Why do you think it was important to the Amish people that they be the ones to teach their children? Why do you think it was important to the State of Iowa that they be allowed to monitor certify the education of these students?
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Schools for Amish Children

In 1728 the first group of Amish people crossed the Atlantic Ocean and arrived in the "New World" to freely practice their religious way of life. The Amish were mainly farmers, and as the United States grew westward groups of Amish people migrated to the farm lands of Iowa to settle in communities composed only of Amish people.

A Farming Life

Most Amish believe that farming is the simplest and best way of life. They use old farming methods. "A tractor gets the work done more quickly, but horses and the love of hard work keeps us nearer to God," one Amish man explained. Clothing and homes are kept as plain as possible. Decoration of any kind is avoided. The Amish discourage knowledge of the world outside their settlement.

To teach their children this way of life the Amish have their own schools. Amish teachers teach reading, writing and arithmetic. At home children learn farming, cooking, sewing and gardening.

Problems Between the Amish and the Government

In Iowa there have been arguments about the Amish way of schooling. The State of Iowa is responsible for the education of Iowa children. The state law says that school teachers must be certified. Often, Amish schools were taught by young girls with only an elementary school education.

In 1965 officials closed an Amish school because the teacher was uncertified. The parents were told they must send their children to public school. When they refused, heavy fines were demanded. All over the state people talked about the Amish school issue. They wrote letters to the editor in the newspapers. The governor made his views known.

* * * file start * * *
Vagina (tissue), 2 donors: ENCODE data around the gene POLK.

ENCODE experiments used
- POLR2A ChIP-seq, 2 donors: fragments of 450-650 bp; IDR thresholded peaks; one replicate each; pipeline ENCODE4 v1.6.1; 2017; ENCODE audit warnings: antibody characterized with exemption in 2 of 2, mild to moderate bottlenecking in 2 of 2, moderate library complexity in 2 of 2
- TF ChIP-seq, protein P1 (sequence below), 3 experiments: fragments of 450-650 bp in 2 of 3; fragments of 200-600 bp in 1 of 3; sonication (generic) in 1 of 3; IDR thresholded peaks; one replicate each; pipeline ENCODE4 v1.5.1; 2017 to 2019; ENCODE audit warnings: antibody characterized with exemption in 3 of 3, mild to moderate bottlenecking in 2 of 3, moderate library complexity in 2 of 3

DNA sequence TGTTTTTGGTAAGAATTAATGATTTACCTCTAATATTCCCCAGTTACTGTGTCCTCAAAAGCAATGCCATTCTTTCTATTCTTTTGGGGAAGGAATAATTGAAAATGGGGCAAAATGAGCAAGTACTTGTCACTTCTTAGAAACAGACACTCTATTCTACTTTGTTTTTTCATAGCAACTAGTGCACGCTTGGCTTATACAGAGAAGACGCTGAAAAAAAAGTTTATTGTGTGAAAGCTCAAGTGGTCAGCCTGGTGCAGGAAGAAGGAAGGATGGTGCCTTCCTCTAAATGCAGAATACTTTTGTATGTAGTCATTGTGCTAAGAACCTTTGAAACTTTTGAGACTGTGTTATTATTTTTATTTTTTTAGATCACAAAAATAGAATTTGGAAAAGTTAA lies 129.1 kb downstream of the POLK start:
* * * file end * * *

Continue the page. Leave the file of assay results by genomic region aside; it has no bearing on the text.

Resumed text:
The Amish based their right to have separate schools on the First Amendment to the United States Constitution. However, the state said these schools were below standard. The Iowa General Assembly debated the school issue. They decided to amend the Code of Iowa so that the Amish could educate their own children but must request permission each year to open their schools. The schools would be inspected every year before they could open. Permission was granted every year until 1971, when the State Board of Public Instruction denied the Amish request. Once again, Amish parents refused to send their children to public schools. Finally in another vote, the Board decided in favor of opening the schools

No More Problems

Amish schools continue to operate across the state of Iowa. They are different than the typical Iowa school. They are much like the one room schools of the 1800s. Iowa’s state government has continued to allow the Amish to operate their schools a little differently than other schools. The Amish schools are special schools in many ways.

Adapted from original article in The Goldfinch 2, No. 4. Iowa City: State Historical Society of Iowa.
© State Historical Society of Iowa, Des Moines, Iowa

 

 


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